Their answer for the past 60 years has been to give control of the country to the COAS and the armed forces.
Let’s say we magically turn our clocks back to a time where nobody had heard about democracy or the 1973 Constitution; what would happen if the COAS-cum-Benevolent-Despot suddenly dies? What would happen if he were not like ‘liberal’ Uncle Musharraf and more like fascist Uncle Zia?
What would happen when the armed forces fail to deliver to a particular subset of the population? The frustrating thing is that we’ve already been through each of these scenarios, and yet after a few years, we’re back having these tiresome drawing room conversations about how the only defined (and largely untested) mechanism of holding and transferring power ‘doesn’t work’.
Those with (only) an ounce more of nuance claim that a few years of complete authoritarian rule, backed with the noblest of intentions, could potentially make Pakistan ready for democracy.
This formula entails ridding the country of corrupt party bosses who’ve monopolised electoral power.
Again, it takes some serious ignorance of history to not realise how forcefully displacing one set of individuals will not automatically produce angelic democrats in their stead.
If we’re currently experiencing the rule of a few major political dynasties, rest assured there are many hundreds waiting for their turn through the back door.
Keeping all these abstract arguments on one side, we need to contend with the reality that military dictatorships cannot get rid of the many groups who have a stake in civilian rule and procedural democracy.
Smaller ethnicities, political parties and civil society groups, for reasons noble or selfish, know that elections and increased participation are the only way of getting what they want.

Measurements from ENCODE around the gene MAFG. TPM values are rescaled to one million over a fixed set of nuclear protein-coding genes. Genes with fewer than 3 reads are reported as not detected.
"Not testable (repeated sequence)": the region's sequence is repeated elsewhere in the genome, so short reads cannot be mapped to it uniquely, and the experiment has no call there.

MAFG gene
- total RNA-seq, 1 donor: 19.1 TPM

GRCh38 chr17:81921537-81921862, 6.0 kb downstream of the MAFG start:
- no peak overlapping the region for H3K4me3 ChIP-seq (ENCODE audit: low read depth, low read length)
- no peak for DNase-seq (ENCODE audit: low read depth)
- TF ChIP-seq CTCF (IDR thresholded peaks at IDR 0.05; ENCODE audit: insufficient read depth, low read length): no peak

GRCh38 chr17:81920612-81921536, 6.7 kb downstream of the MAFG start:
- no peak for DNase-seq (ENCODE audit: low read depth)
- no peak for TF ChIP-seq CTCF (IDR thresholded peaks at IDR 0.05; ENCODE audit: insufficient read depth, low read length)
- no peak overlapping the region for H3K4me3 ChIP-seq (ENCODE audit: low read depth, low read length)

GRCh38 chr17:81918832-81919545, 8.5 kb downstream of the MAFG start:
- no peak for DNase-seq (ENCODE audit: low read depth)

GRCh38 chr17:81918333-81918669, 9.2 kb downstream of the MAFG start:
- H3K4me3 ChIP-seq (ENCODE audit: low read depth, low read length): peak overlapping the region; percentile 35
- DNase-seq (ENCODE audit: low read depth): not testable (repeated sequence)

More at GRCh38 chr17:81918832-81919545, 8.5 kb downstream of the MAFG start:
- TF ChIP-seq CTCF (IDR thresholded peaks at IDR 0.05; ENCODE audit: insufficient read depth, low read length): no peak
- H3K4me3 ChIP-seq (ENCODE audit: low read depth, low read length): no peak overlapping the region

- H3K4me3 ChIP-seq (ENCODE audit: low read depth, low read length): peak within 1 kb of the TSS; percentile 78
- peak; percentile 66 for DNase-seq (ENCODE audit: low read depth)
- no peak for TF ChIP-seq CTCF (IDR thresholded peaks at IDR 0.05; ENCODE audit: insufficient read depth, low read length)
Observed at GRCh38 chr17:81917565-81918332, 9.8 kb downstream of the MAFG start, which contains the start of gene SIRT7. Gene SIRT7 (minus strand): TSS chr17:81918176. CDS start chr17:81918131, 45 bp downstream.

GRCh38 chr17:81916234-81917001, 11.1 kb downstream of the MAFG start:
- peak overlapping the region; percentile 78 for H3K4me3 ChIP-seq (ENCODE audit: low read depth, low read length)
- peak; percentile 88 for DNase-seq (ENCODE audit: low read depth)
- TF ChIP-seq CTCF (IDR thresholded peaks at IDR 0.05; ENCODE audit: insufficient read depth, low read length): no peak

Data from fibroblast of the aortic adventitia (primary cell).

It is no coincidence that we’ve seen outbreak of agitations and extreme instability in the smaller provinces during each period of military rule.
It is also no coincidence that despite all their claims of using the danda, dictators have had to co-opt and cut deals with sections of the political class.
Pakistan’s democracy is and has historically been problematic.
No reasonable democrat in this country can claim otherwise.
It is embedded with serious autocratic tendencies, incompetence, venality and a heavy elite bias. It is largely procedural — limited to electoral and some parliamentary activity — and is representative in the narrowest of senses.
Yet history everywhere tells us it is the least imperfect way through which the primary principles of governing a state can be fulfilled in perpetuity. It is also the only format that allows for some pressure from both inside and outside and provides some space for those who wish for something more progressive.
The demand for a ‘reset’ and the ‘umpire’ in this time of instability and general wretchedness is supremely short-sighted and counterproductive. If anything, we should be demanding more democracy, not less.
The writer is a freelance columnist.